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Gosh.. Don’t Tell Me Your Facebook Account Got Hacked!

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Cybercriminals are increasingly targeting small businesses

I’m still surprised every time I hear that a colleague’s Facebook ad account has been hacked through his personal Facebook account, allowing the hackers to happily go off and use the credit card on the ad account to pay for their own advertising.

Many of the marketers who get hacked have neglected to include 2-Factor Authentication on their accounts. 2-Factor Authentication simply means that after a user enters their password they are asked for another item of information before they are logged in. Or a code is sent to the cell phone for them to enter before they are logged in.

Apparently, the current flood of news stories – such as the Ashley Madison Hack, WannaCry, and the Facebook Cambridge Analytics data scandal – was not enough to encourage them to take all security measures. So let me try. You always have to be extra careful with your login credential. But when you are managing other people’s accounts? No professional can afford to be careless.

Let me repeat. Everyone should use 2-factor authentication for their account – but for marketers, it is an OBLIGATION. A compromised account can result in the loss of thousands of dollars or more before the breach is identified. It’s not much fun, chasing after Facebook trying to retrieve that lost money.

This is one of a marketer’s worst nightmares, so if you haven’t already set-up 2-factor authentication, DO IT NOW, before you continue reading. We’ll wait for you here😊

In case you aren’t as familiar with this subject as you’d like to be, here’s a general overview.

Why Do I Need 2-Factor Authentication?

Because your password alone is not sufficient to protect your account from hackers. You may be using a weak password or a hacker might steal it from you through a phishing social campaign.

2-factor authentication provides 2 layers of security, making it much harder for a hacker to break into your account – they now need that second piece of information in order to access your account.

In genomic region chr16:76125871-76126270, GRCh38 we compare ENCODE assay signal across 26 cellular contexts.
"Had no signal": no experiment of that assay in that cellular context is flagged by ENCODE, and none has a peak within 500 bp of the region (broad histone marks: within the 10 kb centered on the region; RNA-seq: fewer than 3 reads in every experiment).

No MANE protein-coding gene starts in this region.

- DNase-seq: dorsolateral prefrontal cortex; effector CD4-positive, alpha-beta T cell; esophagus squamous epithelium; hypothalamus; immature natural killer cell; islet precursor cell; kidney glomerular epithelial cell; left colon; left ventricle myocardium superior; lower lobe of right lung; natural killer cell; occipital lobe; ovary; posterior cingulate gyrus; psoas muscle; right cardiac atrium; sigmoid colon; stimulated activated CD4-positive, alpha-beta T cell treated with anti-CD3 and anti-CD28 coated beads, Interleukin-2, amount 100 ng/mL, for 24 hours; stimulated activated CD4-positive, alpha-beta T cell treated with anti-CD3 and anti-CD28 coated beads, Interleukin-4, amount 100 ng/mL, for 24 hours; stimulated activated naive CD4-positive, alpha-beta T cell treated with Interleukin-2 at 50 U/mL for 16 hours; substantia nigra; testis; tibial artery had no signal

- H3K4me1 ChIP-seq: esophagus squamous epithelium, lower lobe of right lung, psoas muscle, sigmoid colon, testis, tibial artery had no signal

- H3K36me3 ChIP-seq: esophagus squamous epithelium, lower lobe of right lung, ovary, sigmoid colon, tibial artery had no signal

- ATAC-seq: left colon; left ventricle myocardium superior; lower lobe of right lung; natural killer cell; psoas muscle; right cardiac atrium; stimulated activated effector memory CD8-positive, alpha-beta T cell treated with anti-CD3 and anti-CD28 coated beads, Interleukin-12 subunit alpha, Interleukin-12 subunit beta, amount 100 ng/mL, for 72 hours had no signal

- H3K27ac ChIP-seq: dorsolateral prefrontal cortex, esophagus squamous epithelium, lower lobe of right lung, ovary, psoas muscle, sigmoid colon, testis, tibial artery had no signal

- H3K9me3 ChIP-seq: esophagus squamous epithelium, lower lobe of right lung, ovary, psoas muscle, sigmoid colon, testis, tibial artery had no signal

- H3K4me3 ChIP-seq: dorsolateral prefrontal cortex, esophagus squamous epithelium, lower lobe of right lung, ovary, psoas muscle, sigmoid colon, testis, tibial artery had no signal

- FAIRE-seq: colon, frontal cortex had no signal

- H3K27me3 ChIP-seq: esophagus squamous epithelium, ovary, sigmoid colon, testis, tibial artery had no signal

In other words – your password is breakable, so back it up with a second level of security.

It Wouldn’t Happen to Me

If you are not a marketer you may be thinking this doesn’t concern you – you’ve never given Facebook your credit card number or any other financial information, so there’s no reason on earth for anyone to be interested in your personal user account. Ha. Wrong. Here are a few:

  • Financial gain: Hackers know that many of us use the same login details for numerous accounts. So they try to hack one account, in order to obtain access to another that does provide them with access to your money.
  • Identity theft: If a hacker gains access to your personal information – name, address, phone number, etc. – he can use it to apply for a credit card or loans.
  • Ransomware attack: Hackers can shut you out of your account and ask for ransom, in exchange for returning your access.
  • To hack into your friends’ accounts. Your friends trust you, so hacking them through your account is a piece of cake.
  • Malware: Through your hacked account, hackers can share malware with all your unsuspecting friends.
  • Dark web: You wouldn’t believe the amount of personal data that gets sold on this market.

Those are just a few examples. If you’re a marketer and your account provides access to any ad account, the hacker can use the credit card on the account to advertise his own website.